The Ethics and Anti Corruption Commission (EACC) has faulted county governments for failure to submit wealth declaration forms for workers at the devolved units.
According to the anti-graft body, only 19 County Public Service Boards (CPSB’s) out of 47 submitted the forms during the 2017 declarations.
The EACC Commissioner, Rose Macharia said the move was a big blow to the anti-corruption war emphasising that the documents were an important tool in the fight against the vice.
Macharia said only 17 counties have developed and gazetted procedures on wealth declaration with barely two months left to the deadline.
This, she said painted a grim picture of the exercise which is mandatory for all public officers to undertake after every two years.
Speaking at Tom Mboya Labour College on Monday in Kisumu during a sensitisation workshop for County Public Service Board Members from Western Kenya, Macharia attributed the noncompliance to lack of a legal framework to enforce the requirement.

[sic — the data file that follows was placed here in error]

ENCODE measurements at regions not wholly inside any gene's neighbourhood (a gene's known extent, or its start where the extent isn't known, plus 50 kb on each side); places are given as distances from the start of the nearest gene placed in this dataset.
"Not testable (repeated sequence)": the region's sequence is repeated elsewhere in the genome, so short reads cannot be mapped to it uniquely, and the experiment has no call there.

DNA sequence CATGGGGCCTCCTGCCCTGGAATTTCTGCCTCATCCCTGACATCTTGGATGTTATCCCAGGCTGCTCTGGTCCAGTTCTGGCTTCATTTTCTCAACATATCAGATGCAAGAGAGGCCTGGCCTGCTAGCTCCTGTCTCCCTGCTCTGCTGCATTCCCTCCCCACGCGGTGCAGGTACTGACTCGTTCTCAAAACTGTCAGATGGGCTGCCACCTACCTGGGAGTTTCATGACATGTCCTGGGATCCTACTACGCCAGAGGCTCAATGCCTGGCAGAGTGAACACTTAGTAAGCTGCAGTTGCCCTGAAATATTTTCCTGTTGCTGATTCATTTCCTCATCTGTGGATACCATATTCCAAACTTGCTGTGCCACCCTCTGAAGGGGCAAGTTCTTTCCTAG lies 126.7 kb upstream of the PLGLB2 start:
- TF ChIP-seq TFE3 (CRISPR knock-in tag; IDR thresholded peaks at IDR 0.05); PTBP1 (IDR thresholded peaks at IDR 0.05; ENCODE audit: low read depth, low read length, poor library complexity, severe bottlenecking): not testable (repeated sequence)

“This is why we are asking the county governments to develop these regulations which stipulate what action shall be taken against officers who fail to fill and submit the forms like it is with the national government,” she said.
The Commissioner asked the county governments that have not prepared the procedures to do so before December 31 when the exercise ends.
She challenged the board members to entrench professionalism in recruitment of staff at the same time help in safeguarding public resources to give impetus to the fight against corruption.
Corruption, she said has penetrated all parts of the country and was a threat to health and security of the nation.
“Sometimes we are accused of arresting small persons but look at that police officer collecting Sh.50 from a bus which then causes an accident a kilometer away killing innocent lives,” she said.
The EACC, she said will continue to build partnerships with other agencies to ensure that the war on corruption is won.
By Chris Mahandara